Local Heroes: More Scottish Craft and Design

In part two of our discussion about contemporary craft in Scotland, we asked designers about methods, creativity and their relationship with craft

Feature by Stacey Hunter | 13 Nov 2018
  • Deborah Lobban

Deborah Lobban has moved from a background in fine art to founding a design business called Dastardly Line, an illustrative quilting studio selling a range of luxury baby and adult quilts, cushions and prints. “I very purposefully call myself a quilter, even though quilting embodies the most unfashionable aspects of craft," Lobban says. "I have a problem with the stigma around craft. Who cares if it’s not high art when it makes someone happy for a few hours?” She reflects that a former tutor once described a good day of work being signified by a cold cup of coffee – essentially, the achievement of a meditative state while working. “I think craft allows creatives and non-creatives alike a chance to switch off by doing something usually unrelated to what they do with the rest of their day. And to make something – which is therapeutic in itself.”

The Glasgow-based designer founded her business in 2018 to help promote quilting technology among artists, illustrators and creatives. The machines work in a similar way to laser cutters – in this instance, a needle on an axis can be pre-programmed to ‘draw’. “So," says Lobban, "my quilts are essentially the by-product of experimenting with the technology. I try to keep a simplistic view of my ‘craft’ – I love drawing, I love quilting, and I’m so excited by the possibilities of longarm quilting machines.

“Two years ago I was so caught up in every aspect of my work needing to have meaning that I had the fear of a blank page, so I decided to move to New Zealand to live in a van; to live without electricity and other people, to make drawing the focus of my every day, and to completely reset the basics of my practice. Now I’m back in Scotland, I always try to keep this simplicity. It never occurred to me to have anyone else make my work probably because I come from a fine art background. It’s ultimately quite selfish: I hand-bind all of my quilts because it makes me a happier and calmer person.”

Kate Colin works with paper to create bold and colourful folded lighting – installations and homewares using British-made paper and materials wherever possible. The Edinburgh-based designer is inspired by origami and geometric forms and is “obsessed with colour, its variations and how it transforms in the presence of light. I love to see how my shades radically change in appearance when illuminated as their folds, lines and angles become brilliantly emphasised.”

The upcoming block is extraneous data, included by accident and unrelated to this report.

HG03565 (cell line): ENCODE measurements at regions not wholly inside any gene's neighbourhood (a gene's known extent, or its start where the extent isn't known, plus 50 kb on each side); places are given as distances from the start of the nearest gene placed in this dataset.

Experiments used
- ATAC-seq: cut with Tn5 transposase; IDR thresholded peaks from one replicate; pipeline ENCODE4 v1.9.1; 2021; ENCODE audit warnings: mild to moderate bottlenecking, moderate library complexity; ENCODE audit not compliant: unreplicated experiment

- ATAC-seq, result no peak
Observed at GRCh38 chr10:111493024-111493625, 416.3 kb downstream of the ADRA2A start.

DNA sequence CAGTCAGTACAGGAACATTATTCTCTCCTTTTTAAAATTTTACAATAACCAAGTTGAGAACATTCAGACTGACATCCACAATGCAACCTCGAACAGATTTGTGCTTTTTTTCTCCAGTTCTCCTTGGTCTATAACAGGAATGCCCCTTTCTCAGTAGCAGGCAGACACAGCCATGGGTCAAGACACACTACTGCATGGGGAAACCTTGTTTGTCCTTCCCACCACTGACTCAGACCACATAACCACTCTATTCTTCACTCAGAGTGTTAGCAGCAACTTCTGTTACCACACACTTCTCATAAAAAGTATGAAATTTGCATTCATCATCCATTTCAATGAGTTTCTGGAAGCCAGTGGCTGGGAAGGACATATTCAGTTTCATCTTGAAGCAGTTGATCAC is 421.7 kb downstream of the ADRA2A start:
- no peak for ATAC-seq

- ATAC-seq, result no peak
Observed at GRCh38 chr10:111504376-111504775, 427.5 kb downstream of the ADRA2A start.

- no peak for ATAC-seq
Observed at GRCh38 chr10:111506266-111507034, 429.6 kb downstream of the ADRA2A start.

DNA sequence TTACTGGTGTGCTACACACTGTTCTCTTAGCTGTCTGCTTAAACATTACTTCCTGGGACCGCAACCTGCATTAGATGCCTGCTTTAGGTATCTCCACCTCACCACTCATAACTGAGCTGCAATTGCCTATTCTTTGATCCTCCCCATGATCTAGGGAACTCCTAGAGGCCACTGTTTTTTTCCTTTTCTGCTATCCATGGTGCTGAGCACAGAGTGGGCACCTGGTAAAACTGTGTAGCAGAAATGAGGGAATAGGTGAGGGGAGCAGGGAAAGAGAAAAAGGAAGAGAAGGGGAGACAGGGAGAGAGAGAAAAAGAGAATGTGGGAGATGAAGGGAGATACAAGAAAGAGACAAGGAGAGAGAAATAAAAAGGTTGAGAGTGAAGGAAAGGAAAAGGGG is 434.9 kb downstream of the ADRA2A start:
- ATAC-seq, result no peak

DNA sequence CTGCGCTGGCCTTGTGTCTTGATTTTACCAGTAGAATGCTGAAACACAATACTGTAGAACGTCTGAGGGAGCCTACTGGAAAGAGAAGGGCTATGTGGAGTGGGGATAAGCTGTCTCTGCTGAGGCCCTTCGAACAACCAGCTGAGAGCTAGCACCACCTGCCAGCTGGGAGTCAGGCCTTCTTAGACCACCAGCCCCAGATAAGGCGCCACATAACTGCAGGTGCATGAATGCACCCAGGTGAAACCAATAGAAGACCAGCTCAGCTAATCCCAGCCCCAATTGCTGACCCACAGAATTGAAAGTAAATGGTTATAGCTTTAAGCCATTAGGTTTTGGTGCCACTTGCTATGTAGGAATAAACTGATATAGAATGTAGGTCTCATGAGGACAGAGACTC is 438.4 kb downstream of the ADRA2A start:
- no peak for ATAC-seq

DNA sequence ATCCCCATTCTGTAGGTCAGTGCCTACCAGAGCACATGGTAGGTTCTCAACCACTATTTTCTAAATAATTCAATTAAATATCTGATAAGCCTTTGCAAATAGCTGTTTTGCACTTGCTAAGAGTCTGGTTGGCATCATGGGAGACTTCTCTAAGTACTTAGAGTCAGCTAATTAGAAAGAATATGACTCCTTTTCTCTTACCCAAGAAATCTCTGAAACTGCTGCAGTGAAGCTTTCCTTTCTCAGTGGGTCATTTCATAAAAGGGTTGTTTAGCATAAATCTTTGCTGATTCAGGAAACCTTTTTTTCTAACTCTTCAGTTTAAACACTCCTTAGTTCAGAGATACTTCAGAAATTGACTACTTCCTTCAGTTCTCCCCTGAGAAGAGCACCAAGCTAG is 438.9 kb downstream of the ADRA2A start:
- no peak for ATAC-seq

Colin likes to build personal relationships with her customers, discussing colour and style options before they buy a piece. Her work is scored, folded and assembled by hand using traditional craft techniques. “I’m quite old-school in my approach,” she says. “I draw and experiment by making 3D models with no computer in sight. Making and designing by hand is an essential element of my practice as I want to try to encourage people to consider and learn about how the products we surround ourselves with are made – and to value and celebrate their longevity rather than replace them on a whim with something mass-produced.”

Object Company is run by designer and maker Catherine Johnston from her Glasgow studio. Founded in 2014, the project is an expression of her desire to broaden the use of practical skills using materials from the immediate environment to produce unique objects. “The irregularities within the materials I have chosen lend themselves to uniqueness, and creating each piece by hand allows for these features to be given the appropriate space to be explored in a considered way. I may begin with an idea for a work, however it is through the act of making that the pieces are resolved. The satisfaction of knowing the limits and boundaries of a material allows for a greater understanding. The sensory, often meditative state that making objects by hand offers contributes hugely to my overall wellbeing.”